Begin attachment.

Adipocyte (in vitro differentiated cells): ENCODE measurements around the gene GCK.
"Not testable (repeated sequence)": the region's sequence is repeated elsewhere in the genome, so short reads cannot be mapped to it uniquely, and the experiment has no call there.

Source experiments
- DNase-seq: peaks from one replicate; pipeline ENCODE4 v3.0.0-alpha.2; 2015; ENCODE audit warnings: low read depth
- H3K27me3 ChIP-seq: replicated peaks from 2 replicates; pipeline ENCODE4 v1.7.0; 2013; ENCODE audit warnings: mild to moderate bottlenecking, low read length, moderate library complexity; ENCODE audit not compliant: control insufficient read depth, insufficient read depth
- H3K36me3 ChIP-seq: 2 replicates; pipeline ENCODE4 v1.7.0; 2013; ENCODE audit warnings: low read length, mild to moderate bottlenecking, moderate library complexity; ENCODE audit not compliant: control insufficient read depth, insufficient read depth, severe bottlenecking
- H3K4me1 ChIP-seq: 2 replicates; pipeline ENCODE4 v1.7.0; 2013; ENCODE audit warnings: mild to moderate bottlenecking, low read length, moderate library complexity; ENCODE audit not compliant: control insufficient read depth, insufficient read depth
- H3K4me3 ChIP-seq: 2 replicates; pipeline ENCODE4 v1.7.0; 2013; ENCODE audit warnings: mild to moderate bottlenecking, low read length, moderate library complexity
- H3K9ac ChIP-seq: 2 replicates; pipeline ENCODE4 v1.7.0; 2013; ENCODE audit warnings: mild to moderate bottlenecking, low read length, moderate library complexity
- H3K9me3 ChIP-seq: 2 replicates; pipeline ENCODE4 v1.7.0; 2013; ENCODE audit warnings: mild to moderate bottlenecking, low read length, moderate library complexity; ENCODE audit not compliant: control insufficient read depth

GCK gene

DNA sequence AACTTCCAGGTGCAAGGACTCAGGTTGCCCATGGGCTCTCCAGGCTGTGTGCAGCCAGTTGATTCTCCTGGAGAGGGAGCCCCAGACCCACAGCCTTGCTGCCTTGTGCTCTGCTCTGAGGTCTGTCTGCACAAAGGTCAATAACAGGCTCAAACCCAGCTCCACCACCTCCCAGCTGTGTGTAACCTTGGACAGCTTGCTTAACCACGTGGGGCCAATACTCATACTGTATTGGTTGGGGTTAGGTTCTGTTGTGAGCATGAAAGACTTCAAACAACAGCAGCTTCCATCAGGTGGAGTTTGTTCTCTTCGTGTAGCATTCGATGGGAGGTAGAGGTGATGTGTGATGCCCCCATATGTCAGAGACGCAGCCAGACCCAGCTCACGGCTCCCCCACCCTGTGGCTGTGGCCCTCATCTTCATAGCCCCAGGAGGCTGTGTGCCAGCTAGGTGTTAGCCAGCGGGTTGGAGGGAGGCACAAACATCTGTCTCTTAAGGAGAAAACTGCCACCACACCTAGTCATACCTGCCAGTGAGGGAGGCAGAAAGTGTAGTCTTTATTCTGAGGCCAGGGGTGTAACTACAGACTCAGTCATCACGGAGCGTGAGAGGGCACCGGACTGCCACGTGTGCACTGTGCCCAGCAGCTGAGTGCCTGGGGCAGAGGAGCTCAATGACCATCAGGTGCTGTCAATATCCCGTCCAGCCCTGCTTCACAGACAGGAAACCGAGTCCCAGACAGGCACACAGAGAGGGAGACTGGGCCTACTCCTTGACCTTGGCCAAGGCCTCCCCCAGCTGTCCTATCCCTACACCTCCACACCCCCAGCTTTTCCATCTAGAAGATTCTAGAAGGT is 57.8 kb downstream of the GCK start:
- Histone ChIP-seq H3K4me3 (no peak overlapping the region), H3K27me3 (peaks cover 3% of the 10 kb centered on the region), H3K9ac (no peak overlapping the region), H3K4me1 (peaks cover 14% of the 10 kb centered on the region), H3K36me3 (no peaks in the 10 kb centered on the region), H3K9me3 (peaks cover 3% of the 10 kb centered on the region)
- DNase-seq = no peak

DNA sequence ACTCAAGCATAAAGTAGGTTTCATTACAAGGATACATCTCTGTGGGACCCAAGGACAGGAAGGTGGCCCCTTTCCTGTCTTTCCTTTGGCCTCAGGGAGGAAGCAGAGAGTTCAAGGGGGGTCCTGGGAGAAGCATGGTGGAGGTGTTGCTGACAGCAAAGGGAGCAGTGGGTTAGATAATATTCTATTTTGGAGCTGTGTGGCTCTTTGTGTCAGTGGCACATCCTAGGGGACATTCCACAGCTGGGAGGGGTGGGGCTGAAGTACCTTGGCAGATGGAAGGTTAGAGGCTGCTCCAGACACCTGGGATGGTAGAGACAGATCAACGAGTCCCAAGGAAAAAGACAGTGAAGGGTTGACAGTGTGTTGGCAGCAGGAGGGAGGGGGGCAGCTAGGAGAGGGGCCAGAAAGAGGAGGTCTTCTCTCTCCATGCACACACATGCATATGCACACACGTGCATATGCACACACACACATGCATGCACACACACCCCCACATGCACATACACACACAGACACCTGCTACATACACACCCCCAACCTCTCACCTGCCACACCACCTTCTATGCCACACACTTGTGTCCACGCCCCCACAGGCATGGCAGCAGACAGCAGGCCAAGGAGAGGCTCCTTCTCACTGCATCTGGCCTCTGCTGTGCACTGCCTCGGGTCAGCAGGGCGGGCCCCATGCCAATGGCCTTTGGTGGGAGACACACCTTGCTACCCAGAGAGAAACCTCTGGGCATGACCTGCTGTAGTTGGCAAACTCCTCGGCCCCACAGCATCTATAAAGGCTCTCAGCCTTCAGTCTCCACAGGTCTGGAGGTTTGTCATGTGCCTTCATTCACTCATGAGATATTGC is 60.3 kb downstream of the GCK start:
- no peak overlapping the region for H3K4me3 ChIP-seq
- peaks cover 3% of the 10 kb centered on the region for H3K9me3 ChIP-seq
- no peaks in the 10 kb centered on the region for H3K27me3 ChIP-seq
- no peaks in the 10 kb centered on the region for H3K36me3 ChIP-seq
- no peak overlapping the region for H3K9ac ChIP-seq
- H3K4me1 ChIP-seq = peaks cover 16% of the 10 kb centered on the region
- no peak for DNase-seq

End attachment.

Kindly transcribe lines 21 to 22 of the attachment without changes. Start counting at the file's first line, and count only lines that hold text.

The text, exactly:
- H3K4me1 ChIP-seq = peaks cover 16% of the 10 kb centered on the region
- no peak for DNase-seq